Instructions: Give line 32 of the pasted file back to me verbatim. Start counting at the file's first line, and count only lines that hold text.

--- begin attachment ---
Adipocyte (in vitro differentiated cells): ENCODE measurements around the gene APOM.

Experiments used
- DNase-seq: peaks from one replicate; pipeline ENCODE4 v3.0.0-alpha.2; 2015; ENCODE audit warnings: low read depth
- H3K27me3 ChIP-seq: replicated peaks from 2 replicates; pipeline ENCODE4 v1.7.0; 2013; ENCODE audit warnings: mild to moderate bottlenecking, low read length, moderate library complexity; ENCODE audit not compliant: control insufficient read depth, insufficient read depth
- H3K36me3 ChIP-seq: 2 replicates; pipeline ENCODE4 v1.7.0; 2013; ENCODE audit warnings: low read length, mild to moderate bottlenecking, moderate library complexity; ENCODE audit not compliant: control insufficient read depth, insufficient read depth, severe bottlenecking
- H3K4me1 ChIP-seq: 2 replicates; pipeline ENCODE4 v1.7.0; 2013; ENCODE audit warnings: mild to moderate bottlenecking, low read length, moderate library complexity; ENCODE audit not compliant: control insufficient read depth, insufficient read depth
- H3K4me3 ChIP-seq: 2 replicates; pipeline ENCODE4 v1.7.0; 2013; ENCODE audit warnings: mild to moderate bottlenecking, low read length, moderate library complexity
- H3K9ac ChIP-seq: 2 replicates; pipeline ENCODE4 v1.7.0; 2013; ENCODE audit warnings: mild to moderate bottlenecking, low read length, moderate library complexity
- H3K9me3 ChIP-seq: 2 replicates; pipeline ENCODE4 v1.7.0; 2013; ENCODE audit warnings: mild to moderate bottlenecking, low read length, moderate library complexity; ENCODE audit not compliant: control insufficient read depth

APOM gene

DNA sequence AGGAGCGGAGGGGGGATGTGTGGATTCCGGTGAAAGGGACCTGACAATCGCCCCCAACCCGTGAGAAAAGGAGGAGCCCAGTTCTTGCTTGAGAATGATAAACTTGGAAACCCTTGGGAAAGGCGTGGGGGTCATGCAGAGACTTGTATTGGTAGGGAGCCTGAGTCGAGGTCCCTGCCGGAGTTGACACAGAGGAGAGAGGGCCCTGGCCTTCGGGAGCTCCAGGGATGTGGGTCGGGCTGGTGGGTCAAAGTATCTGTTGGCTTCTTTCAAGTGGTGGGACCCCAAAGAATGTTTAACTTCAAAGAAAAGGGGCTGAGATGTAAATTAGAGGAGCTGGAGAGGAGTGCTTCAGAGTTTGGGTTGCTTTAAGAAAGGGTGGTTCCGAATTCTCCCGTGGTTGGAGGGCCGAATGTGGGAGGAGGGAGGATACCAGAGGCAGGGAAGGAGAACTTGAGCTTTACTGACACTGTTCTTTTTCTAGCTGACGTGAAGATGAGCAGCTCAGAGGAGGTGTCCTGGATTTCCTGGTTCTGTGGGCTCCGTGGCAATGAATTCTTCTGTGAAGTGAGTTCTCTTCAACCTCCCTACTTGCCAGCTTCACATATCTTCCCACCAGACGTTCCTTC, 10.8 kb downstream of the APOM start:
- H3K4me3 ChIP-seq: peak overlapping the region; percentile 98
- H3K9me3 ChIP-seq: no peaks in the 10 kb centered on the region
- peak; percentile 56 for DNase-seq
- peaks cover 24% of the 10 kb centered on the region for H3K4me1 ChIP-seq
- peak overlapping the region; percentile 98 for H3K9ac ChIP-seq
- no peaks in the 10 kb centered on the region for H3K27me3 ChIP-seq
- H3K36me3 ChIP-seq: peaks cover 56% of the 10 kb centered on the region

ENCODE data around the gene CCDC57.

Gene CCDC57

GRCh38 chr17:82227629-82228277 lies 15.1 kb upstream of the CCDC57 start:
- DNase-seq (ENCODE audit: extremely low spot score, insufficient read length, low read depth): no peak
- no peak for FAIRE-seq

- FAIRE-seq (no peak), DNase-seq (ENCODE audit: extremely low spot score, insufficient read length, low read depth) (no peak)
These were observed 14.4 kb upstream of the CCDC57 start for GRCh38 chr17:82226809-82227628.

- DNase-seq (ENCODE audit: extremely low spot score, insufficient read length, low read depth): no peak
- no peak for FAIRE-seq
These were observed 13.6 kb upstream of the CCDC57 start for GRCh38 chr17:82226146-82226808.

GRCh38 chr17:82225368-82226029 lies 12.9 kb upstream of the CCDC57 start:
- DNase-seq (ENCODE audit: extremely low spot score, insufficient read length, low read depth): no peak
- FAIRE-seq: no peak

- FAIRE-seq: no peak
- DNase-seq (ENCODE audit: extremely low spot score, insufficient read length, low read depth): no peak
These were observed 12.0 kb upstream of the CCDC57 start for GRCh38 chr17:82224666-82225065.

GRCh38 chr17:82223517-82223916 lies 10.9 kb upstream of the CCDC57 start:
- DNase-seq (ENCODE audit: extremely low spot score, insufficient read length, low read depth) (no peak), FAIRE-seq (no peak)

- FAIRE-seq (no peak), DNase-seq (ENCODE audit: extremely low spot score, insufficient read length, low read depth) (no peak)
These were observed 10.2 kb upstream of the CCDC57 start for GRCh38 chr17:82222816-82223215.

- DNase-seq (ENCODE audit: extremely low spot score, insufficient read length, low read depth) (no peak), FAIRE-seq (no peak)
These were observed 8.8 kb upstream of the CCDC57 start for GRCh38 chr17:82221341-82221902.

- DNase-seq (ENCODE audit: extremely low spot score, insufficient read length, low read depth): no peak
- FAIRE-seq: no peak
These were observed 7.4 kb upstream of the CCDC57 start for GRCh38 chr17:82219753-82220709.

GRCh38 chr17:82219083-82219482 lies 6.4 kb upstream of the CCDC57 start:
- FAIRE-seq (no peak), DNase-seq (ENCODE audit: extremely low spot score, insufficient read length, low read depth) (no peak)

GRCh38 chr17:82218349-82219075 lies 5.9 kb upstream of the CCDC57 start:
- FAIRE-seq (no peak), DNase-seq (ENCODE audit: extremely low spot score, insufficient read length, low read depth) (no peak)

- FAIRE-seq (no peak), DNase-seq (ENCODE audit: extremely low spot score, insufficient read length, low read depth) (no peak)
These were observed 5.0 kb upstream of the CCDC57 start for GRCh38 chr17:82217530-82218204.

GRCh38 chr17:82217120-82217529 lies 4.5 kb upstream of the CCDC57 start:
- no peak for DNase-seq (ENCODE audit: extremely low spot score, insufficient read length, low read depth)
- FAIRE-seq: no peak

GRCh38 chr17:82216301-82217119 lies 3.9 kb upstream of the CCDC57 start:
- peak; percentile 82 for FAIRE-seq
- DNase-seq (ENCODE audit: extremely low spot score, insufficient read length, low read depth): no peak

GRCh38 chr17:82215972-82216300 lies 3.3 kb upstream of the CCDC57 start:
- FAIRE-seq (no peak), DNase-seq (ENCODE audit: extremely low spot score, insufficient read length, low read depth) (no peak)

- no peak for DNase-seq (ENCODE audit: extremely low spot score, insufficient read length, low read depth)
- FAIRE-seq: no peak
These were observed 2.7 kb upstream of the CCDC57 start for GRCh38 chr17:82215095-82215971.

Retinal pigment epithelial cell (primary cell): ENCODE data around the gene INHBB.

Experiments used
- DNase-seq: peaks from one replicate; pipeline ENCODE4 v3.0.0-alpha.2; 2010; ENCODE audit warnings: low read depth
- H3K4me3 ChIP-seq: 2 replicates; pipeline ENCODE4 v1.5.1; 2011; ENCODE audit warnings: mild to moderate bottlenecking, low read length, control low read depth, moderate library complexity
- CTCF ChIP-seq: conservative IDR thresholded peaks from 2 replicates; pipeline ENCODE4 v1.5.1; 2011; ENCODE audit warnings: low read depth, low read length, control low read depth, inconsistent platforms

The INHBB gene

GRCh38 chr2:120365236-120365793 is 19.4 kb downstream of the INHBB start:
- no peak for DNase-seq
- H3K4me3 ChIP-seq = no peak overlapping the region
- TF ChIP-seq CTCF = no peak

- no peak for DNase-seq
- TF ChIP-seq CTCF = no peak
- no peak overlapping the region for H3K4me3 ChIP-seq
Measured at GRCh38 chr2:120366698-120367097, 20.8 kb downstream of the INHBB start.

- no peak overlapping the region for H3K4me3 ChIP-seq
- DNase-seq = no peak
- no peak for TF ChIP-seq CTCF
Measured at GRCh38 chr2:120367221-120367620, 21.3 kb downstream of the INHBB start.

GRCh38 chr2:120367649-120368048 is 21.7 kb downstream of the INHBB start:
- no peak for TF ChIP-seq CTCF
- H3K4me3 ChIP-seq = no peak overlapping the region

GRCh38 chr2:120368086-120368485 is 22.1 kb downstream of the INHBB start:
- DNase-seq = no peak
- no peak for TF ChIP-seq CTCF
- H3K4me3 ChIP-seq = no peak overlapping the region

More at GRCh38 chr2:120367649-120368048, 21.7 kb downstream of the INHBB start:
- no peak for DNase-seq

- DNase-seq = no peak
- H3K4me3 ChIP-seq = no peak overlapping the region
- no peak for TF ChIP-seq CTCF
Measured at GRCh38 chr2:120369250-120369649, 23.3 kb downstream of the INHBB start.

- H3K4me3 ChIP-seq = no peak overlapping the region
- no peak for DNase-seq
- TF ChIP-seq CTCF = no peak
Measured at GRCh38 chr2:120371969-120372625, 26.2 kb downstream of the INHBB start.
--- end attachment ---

- FAIRE-seq: no peak